Help me understand what's happening to my cousin
June 27, 2017 7:27 PM   Subscribe

My cousin has recently made a few semi attempts at suicide (he stopped himself each time and called 911). He's just been committed again. This has all been so sudden and my family is reeling trying understand what is happening. To complicate feelings, we're all still grieving my brother's OD about a year and a half ago.

This is my younger cousin by about 8 years. He's early 20s. I watched him grow up and he's like a little brother to me. He's been an anxious kid since as long as I can remember but it's always been something he's been able to cope with, and he has been on medication and in therapy in the past.

A month ago he finished an incredibly busy school year. He seemed very much to be enjoying himself from my how he spoke of things year (he had a rough first year). He has a girlfriend and they seem to have a wonderful relationship. Everything seemed to be going well for him.

Since he's been home he's been experiencing increasingly severe anxiety and obsessive thoughts about his health. Over the course of just two weeks he has begun to fear for his life. He's been saying he thinks he's too far gone and his personality will never come back. He's told family and friends he loves them and he's sorry he didn't take better care of himself. A few times he's put a belt around his neck and choked himself almost to unconsciousness before coming to his senses and dialing 911.

The first time they put him on medication and he seemed to be improving. He went from practically catatonic (he would stare into the distance and mumble very basic replies with no affect) to back to his old self, cracking jokes and smiling with just a tinge of an anxious edge. They released him.

Within days he was back into this anxious mess, back to thinking he was dying because all he could feel was pain. He couldn't shower or shave, hated being in a car or hearing loud noises or seeing bright lights because he says it all physically pains him. He just wanted to be held at all times. He attempted again and called 911 so he's in a different hospital now.

Shortly before my brother died he confided in me that he heard voices that told him to do things. I never would have guessed. He said he'd heard them for much of his life but never told anyone before me. So now I'm worried that schizophrenia runs in the family and it's just now showing in my cousin (who doesn't drink or do drugs so he wouldn't be able to suppress these thoughts and feelings like my brother attempted to). There's a long line of depression, anxiety and addiction in my family.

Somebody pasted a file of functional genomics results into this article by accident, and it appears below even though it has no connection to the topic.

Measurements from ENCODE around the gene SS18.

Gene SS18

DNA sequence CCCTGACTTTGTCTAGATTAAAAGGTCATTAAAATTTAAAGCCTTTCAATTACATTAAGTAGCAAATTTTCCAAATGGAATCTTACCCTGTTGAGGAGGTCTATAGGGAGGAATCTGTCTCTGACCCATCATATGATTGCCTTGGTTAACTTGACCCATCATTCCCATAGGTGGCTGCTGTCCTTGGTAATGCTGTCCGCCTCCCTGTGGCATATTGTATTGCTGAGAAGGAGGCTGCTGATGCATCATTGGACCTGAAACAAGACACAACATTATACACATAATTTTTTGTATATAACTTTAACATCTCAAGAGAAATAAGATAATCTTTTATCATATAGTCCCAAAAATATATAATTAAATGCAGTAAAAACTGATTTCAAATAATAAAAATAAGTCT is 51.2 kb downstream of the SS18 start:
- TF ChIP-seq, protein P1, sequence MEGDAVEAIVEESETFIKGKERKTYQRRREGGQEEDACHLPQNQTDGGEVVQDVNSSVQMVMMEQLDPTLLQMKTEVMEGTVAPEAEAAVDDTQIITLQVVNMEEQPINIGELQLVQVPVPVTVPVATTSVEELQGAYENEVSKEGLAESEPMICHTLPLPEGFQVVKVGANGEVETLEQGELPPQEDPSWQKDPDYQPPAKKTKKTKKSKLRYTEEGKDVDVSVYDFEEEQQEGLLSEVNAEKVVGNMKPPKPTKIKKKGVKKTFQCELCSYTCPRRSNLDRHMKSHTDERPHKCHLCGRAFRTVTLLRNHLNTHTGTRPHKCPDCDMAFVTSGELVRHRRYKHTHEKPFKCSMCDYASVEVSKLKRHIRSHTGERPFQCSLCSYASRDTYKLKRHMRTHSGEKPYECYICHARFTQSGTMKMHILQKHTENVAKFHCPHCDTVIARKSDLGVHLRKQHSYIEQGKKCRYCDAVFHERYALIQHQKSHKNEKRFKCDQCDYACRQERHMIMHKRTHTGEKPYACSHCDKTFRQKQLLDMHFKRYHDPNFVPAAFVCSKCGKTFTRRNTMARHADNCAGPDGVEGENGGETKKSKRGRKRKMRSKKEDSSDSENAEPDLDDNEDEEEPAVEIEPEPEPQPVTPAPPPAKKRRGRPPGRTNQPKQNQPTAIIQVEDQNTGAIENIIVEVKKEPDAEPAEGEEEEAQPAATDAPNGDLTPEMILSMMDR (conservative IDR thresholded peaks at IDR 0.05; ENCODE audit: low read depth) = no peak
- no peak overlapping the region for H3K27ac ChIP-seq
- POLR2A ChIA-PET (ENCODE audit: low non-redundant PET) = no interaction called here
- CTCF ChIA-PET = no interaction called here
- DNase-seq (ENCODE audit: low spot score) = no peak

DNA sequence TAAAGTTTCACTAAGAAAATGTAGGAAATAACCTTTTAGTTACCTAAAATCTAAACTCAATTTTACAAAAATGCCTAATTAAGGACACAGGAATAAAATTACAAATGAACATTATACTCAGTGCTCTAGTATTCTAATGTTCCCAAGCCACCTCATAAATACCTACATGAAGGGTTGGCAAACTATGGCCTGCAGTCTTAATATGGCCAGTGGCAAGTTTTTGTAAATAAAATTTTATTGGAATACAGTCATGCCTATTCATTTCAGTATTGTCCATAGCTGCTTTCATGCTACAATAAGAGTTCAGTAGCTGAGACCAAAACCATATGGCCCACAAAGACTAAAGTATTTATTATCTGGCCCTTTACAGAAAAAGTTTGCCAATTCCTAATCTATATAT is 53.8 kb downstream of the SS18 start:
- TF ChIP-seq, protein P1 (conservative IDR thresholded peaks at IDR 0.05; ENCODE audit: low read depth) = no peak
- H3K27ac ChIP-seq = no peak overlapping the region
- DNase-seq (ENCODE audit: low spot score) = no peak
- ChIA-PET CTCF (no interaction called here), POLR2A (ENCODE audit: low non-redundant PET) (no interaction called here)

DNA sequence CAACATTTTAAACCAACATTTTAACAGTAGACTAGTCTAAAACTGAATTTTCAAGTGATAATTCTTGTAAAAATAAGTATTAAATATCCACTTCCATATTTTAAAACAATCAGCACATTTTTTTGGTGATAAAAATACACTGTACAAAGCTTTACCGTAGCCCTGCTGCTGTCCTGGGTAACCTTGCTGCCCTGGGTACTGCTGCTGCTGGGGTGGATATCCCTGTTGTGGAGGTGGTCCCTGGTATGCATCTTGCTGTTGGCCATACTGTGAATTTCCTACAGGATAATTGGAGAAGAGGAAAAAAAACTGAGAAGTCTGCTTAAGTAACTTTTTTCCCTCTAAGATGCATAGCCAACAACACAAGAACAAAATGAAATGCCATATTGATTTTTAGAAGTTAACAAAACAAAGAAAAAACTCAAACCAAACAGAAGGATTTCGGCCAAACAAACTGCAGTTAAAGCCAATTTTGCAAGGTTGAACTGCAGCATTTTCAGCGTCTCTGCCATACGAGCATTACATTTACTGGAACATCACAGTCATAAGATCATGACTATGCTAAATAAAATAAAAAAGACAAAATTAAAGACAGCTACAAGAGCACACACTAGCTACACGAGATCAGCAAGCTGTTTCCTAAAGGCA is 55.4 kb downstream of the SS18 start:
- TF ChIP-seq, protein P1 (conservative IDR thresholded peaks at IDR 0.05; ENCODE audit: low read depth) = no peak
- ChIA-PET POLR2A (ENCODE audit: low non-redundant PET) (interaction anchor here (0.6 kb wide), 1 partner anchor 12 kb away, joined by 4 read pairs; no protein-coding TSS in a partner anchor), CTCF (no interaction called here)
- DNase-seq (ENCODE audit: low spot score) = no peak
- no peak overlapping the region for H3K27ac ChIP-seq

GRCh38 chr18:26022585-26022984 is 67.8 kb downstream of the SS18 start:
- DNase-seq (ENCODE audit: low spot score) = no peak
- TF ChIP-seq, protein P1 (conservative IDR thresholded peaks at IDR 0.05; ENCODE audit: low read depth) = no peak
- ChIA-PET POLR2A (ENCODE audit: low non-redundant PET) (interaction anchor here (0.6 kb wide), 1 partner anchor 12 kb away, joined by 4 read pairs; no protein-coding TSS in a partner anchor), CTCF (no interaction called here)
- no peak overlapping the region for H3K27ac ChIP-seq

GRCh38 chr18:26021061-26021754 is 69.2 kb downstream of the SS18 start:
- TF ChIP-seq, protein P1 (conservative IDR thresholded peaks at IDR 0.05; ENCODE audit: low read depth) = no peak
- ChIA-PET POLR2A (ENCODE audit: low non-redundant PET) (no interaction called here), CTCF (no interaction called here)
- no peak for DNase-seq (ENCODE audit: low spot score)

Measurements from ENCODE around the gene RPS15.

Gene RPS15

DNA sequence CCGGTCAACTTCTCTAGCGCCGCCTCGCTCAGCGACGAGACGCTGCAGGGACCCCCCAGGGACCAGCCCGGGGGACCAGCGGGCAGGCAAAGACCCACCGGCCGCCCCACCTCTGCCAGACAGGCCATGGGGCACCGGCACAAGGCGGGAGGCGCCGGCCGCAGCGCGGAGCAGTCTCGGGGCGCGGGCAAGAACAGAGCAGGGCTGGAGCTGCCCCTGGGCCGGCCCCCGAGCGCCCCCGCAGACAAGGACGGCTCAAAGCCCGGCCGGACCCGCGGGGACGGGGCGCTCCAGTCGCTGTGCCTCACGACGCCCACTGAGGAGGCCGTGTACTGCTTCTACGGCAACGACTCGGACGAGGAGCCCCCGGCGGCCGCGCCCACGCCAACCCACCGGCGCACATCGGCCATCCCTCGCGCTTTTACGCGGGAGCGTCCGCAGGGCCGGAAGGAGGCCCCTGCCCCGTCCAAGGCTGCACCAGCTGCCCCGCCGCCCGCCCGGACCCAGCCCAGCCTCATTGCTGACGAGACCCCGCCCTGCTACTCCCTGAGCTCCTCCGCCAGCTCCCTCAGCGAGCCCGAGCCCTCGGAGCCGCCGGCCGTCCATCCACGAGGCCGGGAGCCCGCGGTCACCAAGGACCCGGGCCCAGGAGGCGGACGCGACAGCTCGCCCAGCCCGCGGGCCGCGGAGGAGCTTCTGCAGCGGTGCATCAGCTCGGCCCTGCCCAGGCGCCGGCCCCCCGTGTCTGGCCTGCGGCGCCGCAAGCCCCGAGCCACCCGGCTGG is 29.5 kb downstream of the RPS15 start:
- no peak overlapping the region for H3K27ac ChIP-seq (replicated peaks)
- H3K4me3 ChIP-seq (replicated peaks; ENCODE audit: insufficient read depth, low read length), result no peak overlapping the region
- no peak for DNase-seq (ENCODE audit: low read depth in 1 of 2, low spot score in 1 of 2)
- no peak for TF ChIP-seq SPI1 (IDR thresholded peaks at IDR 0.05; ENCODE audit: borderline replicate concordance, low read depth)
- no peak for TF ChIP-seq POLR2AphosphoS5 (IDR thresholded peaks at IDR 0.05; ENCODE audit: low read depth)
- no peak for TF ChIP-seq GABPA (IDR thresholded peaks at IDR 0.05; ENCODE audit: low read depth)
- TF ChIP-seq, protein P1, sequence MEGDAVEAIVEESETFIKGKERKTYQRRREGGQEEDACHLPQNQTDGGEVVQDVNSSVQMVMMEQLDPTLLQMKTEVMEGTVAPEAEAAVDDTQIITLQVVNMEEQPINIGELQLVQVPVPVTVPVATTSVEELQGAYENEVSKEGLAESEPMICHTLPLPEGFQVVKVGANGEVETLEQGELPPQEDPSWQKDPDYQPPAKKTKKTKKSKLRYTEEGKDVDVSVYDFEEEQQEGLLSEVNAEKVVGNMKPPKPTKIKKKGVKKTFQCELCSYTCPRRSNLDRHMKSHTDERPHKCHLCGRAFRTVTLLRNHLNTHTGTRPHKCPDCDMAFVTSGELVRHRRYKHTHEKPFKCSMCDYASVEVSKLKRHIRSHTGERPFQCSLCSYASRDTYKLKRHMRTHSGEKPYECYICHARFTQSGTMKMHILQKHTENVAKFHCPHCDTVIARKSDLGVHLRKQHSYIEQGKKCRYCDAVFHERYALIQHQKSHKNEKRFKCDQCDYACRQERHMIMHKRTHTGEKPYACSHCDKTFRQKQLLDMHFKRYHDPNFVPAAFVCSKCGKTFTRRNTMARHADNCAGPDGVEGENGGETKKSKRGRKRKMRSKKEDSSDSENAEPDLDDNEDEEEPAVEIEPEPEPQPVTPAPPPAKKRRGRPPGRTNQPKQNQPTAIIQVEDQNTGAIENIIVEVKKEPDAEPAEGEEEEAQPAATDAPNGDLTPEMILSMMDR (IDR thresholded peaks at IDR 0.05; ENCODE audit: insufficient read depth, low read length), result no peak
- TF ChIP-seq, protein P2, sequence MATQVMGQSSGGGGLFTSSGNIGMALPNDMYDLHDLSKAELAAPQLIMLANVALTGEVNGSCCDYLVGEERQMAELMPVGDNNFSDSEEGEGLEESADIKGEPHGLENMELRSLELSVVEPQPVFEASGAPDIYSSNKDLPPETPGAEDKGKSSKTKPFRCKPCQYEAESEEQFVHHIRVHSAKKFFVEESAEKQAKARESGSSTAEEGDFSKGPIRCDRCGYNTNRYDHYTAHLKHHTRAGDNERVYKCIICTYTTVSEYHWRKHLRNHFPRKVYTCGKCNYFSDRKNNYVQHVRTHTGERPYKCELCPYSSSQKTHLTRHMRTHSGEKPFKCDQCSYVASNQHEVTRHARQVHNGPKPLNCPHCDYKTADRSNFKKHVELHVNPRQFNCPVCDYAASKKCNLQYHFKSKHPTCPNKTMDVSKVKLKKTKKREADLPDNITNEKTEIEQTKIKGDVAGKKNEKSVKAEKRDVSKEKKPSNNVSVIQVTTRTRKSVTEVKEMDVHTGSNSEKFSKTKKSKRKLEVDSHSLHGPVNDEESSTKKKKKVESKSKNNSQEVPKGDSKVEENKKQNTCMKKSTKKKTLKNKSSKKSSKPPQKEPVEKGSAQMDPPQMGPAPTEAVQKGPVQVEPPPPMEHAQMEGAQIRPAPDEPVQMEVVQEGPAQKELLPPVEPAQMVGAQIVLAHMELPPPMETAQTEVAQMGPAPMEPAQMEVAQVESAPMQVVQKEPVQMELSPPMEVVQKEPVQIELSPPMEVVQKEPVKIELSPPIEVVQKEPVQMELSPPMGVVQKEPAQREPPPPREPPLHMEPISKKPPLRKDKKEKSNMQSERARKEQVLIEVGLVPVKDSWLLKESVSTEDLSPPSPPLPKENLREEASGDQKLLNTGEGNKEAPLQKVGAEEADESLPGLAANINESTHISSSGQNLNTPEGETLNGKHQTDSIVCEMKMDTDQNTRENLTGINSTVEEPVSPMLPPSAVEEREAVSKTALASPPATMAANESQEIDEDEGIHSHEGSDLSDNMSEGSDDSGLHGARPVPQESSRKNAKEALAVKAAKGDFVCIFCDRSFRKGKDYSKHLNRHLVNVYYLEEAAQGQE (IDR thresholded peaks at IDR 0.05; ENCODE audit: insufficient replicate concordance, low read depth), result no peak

I'm so scared of losing another family member. The past several years have just been loss after loss. Two good friends (one car accident, one cancer) and my brother have passed. I am trying to be the calm, reassuring person to everyone, saying that this will all be taken care of. They just need to find the right medication to stabilize him and he'll be better in time. But inside I'm quietly freaking the fuck out because if I lose someone else I'm afraid I'll lose all the progress I've made putting my life back together after my brother's death.

Aside from keep seeing my therapist, what can I do to not fall apart? And is what is happening to my cousin sound like anything that anyone has experienced or known someone who has? Thank you.
posted by blackzinfandel to Health & Fitness (11 answers total) 1 user marked this as a favorite
This reminded me of my schizophrenic family member's descent into the onset of full blown schizophrenia around age 18-19. Sorry I can't help more but it sounds similar.
posted by jitterbug perfume at 7:52 PM on June 27, 2017 [6 favorites]

Ditto. This mirrors a close friend's diagnosis of schizophrenia at 22. Early 20s is the typical age of onset. I would consider a local support group for families of people with mental illnesses. NAMI should be able to refer you.
posted by DarlingBri at 7:56 PM on June 27, 2017 [4 favorites]

I have experience with this not only with family. I have severe depression and probably would have attempted suicide by now if not for the knowledge if would end my parents life. Last week my best friend was commited for suicidal thoughts and plans and I was never so scared that he would do it despite being as close as brothers for 17 years. So I know what you are going through for the most part.